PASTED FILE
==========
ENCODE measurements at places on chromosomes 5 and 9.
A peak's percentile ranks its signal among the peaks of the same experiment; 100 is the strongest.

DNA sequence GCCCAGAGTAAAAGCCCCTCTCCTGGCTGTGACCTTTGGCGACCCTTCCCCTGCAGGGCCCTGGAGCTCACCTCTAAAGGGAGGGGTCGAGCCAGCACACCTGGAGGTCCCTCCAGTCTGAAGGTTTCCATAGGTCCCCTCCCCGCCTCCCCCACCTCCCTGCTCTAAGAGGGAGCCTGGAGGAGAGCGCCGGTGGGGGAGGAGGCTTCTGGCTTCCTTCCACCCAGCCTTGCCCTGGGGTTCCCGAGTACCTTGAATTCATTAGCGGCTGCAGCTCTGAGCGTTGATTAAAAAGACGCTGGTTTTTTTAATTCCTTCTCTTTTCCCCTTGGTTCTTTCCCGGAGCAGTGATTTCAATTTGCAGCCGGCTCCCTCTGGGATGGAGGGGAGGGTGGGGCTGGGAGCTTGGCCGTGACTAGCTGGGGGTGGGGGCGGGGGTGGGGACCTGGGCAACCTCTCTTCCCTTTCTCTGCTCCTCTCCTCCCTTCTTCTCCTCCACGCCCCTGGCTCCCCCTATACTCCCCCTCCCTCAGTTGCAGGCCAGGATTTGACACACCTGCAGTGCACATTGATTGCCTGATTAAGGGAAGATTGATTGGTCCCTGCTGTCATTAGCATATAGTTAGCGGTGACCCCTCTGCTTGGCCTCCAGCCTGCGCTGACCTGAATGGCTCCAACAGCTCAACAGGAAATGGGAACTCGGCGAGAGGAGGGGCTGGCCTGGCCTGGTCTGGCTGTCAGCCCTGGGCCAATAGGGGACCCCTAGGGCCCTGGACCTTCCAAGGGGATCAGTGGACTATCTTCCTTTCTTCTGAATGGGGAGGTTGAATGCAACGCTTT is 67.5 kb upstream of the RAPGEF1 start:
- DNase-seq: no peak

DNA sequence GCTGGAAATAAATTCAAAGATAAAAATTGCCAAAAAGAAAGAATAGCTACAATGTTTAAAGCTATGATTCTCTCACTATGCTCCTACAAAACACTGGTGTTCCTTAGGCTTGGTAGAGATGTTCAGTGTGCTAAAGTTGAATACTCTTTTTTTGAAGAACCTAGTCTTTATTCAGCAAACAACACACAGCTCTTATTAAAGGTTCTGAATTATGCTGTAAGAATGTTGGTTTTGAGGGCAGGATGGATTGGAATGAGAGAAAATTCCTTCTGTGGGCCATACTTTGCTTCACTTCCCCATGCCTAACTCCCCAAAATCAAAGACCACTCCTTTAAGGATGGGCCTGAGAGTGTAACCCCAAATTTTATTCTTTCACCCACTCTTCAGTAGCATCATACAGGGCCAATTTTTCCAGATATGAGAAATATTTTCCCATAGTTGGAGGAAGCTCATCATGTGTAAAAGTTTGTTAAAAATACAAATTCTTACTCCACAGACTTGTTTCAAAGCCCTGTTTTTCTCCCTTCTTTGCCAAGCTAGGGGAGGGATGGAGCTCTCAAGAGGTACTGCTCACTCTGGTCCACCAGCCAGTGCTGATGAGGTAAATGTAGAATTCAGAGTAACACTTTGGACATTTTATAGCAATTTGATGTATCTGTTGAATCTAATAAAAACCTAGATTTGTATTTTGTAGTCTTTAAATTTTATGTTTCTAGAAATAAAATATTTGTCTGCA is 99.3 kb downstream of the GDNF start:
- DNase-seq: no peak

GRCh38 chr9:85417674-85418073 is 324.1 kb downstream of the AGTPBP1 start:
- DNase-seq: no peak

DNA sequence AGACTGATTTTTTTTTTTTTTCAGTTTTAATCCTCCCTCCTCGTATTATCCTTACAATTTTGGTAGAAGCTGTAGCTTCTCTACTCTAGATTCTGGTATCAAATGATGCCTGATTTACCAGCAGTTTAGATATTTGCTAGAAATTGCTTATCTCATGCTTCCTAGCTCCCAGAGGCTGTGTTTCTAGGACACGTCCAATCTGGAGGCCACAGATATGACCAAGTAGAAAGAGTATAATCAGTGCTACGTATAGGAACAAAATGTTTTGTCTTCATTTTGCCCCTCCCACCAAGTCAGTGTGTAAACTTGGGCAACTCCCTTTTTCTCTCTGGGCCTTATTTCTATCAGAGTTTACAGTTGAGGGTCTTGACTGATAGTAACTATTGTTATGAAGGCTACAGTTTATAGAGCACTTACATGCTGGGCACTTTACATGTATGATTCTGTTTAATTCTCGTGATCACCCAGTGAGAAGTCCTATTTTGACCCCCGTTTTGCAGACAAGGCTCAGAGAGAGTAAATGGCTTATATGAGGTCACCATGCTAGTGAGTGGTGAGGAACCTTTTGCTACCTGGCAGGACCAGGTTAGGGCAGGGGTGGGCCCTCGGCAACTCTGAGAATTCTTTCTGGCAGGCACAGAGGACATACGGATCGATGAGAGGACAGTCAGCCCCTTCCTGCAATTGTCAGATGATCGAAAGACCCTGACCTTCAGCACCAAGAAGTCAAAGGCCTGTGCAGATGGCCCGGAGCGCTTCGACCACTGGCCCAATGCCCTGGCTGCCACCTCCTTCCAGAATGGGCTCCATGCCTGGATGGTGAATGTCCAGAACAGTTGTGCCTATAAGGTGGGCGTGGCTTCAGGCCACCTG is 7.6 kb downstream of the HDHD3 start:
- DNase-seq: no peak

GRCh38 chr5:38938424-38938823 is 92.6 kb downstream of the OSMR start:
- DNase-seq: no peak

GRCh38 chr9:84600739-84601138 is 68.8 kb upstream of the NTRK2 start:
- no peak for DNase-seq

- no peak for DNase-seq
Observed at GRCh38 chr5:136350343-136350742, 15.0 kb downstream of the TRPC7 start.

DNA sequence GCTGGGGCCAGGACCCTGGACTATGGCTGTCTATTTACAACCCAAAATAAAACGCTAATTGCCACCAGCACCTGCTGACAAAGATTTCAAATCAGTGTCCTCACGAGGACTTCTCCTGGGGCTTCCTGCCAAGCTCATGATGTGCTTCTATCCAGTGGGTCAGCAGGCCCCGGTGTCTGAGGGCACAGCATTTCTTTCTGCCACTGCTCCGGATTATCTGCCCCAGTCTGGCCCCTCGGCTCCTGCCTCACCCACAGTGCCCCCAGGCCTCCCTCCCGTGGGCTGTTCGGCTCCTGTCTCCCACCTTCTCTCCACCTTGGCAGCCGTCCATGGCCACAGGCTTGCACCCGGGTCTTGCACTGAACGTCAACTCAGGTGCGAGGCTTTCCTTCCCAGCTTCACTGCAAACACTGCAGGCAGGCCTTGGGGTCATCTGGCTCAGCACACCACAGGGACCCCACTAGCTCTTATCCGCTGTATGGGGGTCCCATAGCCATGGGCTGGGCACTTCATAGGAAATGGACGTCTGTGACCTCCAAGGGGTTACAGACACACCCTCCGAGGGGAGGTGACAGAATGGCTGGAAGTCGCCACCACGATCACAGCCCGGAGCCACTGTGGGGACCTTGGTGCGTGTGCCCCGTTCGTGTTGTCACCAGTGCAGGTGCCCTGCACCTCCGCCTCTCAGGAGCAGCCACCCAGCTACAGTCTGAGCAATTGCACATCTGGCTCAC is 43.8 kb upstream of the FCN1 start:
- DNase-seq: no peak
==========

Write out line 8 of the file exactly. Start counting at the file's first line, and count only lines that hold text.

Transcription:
- DNase-seq: no peak